(The Hon’ble Supreme Court, in UOI & Anr. v. U.A.E. Exchange Centre (Civil Appeal No. 9775 of 2011), held that the activities carried out by a liaison office as per the RBI approval do not constitute a permanent establishment of the taxpayer in India.)
Liaison Office (LO) in India faces the risk of being considered as a ‘Business Connection’ of its parent/ group company in terms of section 9(1)(i) of the Income-tax Act, 1961 (‘the Act’). Alternatively, it could also be treated as a ‘Permanent Establishment’ of its Parent/group company, in view of Article 5 (Permanent Establishment) of the relevant tax treaty.
The standard argument by LOs’ is that since they do not undertake any commercial or business activity in India and their operations in India are limited to the extent of approval granted in the Reserve Bank of India’s approval letter, no profits earned by their foreign parent should be attributable to the activities undertaken by the LO in India.
Recently, the Hon’ble Supreme Court of India, in UOI Vs U.A.E Exchange Centre Civil Appeal No. 9775 of 2011, dealt with the issue of whether activities carried out by an LO in India, constituted a PE of its parent company in India.
Brief facts of the case
U.A.E Exchange Centre (“Taxpayer”), a company in UAE, was engaged in providing remittance services to its customers/Non-Resident Indians (‘NRIs’) for remitting funds from UAE to India. The Reserve Bank of India (RBI) had granted permission to set up LO to carry out certain activities However, the RBI prohibited LO to carry out the following activities:
- Not carry on any trading, commercial or industrial activity;
- No charge of any commission / fees by LO; and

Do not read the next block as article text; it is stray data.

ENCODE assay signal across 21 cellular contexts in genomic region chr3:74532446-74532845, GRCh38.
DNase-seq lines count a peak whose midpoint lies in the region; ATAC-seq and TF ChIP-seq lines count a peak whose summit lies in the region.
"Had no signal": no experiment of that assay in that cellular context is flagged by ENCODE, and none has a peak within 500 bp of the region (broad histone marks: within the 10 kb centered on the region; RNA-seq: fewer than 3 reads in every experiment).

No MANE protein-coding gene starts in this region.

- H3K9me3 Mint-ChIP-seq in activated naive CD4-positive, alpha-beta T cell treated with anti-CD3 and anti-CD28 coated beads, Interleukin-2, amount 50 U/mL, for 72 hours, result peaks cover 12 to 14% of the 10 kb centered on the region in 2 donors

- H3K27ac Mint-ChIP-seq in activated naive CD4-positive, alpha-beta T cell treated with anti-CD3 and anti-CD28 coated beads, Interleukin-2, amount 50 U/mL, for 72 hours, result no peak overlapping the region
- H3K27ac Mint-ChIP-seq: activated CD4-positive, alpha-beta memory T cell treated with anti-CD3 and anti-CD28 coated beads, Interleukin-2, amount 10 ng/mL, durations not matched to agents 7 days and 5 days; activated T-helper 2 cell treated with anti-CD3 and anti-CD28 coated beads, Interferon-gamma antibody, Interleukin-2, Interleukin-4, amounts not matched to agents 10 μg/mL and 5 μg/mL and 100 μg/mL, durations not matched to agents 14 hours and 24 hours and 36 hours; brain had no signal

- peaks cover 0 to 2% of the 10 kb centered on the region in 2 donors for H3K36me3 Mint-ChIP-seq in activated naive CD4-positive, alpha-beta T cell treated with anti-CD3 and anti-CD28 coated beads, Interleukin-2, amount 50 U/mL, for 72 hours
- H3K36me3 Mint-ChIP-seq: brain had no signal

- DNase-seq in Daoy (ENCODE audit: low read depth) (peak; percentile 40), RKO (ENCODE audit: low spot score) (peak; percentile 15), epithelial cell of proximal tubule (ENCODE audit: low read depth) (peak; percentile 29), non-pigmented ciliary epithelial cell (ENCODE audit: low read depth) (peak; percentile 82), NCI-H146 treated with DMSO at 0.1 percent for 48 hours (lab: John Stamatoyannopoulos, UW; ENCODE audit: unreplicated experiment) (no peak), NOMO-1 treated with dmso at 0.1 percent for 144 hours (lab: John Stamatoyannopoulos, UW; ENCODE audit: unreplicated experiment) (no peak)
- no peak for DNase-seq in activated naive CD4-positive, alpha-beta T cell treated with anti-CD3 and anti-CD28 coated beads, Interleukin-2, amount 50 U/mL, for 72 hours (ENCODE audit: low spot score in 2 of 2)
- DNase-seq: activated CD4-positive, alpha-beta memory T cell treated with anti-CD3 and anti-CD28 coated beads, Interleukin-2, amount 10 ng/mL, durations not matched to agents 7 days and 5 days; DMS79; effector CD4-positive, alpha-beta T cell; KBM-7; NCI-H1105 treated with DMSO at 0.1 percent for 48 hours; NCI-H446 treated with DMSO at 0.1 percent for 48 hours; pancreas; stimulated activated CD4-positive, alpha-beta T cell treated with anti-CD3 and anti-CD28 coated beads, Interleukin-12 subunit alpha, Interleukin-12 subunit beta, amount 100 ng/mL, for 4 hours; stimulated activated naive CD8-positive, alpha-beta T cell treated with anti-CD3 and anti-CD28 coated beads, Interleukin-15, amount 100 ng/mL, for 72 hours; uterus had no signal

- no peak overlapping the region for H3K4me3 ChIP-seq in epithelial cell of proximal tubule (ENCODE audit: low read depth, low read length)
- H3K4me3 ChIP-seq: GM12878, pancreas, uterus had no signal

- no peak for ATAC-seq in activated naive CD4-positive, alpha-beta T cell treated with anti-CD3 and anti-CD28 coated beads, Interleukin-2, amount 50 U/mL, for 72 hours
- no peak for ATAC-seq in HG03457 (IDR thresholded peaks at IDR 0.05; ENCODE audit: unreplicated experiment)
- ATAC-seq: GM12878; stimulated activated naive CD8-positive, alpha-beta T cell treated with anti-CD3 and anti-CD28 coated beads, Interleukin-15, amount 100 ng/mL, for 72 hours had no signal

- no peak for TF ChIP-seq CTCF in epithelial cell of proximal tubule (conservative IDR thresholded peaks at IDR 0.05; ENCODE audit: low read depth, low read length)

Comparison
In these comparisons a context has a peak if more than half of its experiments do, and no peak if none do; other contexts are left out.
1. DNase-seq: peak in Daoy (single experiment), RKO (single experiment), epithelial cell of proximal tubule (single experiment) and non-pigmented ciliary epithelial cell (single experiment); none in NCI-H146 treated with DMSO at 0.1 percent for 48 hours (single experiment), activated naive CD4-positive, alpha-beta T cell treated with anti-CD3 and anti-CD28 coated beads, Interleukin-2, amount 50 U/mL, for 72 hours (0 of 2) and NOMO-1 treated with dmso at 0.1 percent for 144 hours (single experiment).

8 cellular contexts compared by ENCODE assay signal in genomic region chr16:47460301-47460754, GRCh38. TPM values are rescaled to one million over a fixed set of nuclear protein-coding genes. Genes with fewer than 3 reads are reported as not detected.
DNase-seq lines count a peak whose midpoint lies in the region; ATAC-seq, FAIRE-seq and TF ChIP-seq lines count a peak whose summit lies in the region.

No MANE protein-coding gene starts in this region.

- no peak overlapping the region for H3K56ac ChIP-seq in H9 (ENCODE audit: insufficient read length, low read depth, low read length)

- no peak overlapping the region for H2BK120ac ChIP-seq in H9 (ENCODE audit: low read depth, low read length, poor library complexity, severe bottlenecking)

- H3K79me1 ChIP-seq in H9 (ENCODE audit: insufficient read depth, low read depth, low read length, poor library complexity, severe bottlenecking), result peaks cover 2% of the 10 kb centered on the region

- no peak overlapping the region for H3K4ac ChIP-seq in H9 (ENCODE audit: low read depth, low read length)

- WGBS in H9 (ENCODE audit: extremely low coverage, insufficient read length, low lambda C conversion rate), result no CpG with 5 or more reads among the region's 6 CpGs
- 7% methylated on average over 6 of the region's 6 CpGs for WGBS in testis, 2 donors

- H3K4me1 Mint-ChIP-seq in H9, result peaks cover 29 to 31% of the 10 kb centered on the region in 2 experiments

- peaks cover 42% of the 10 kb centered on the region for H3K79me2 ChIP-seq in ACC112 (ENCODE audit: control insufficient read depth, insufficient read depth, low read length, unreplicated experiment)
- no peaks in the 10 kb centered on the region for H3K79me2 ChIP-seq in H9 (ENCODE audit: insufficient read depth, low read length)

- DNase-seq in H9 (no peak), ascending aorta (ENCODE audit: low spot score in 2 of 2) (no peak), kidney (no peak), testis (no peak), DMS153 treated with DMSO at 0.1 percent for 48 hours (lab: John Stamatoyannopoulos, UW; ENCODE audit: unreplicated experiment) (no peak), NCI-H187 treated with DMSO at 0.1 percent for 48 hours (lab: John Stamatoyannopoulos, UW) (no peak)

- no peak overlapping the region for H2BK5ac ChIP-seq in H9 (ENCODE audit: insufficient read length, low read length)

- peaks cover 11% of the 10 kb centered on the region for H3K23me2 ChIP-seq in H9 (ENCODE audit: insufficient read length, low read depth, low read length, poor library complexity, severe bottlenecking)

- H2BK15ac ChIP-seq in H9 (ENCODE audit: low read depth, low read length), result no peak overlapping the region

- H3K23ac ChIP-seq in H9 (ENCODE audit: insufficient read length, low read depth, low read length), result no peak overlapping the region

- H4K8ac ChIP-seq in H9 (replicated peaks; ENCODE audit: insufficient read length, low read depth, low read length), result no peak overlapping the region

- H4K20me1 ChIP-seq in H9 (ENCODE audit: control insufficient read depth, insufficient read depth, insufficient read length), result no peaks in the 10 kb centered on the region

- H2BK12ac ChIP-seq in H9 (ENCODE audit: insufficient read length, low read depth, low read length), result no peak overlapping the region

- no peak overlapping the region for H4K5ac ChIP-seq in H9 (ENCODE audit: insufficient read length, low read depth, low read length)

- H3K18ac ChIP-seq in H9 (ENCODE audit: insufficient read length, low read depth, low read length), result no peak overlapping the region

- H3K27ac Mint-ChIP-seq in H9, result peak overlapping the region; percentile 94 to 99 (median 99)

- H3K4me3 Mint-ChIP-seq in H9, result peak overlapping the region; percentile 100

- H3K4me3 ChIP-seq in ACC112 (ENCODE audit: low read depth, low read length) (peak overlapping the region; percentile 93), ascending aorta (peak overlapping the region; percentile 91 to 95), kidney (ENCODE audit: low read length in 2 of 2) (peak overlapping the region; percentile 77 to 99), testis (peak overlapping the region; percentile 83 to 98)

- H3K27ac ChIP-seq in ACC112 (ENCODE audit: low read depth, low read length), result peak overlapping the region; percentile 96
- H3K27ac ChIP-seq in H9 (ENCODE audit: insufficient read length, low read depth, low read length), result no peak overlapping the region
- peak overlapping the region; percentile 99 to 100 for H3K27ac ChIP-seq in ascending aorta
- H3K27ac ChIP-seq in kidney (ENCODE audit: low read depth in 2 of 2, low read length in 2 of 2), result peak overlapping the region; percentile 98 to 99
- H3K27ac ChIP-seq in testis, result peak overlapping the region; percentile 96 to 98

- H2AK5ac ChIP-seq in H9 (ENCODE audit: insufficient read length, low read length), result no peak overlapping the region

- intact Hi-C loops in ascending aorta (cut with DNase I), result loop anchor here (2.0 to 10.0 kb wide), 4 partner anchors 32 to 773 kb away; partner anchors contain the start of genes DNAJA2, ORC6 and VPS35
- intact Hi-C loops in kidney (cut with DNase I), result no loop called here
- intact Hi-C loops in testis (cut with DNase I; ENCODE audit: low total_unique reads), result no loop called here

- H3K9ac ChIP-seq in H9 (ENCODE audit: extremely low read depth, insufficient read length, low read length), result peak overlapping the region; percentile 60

- All expenses should be met out of the funds received from foreign parent company.
The activities carried out by the LO were always in accordance with the terms and conditions mentioned in the RBI approval letter. The Taxpayer entered into contracts with its NRI customers for providing services i.e remittance of funds to India for a fee. Subsequent to collection of funds from the NRI customers/remitters, the Taxpayer made remittance of the said funds to India either by telegraphic transfer through bank channels or on the request of the NRI remitter, it sent cheques through it’s LO to the beneficiaries in India.
The expenses of the LO in India were met entirely out of funds received from UAE through normal banking channels.
Authority for Advance Rulings (AAR)
The Taxpayer had always been filing its return of income in India showing NIL income, and it was always accepted by the tax department. However, in order to obtain advance ruling, the assessee sought a ruling from AAR as to whether any of its income accrued/was deemed to accrue in India from the activities carried out in India. The AAR observed that the activities of the LO are a significant part of the main activities carried out by the taxpayer in India and hence, they cannot be deemed to be preparatory and auxiliary in nature. Accordingly, it was held that the LO in India constitutes a PE in terms of India-UAE tax treaty.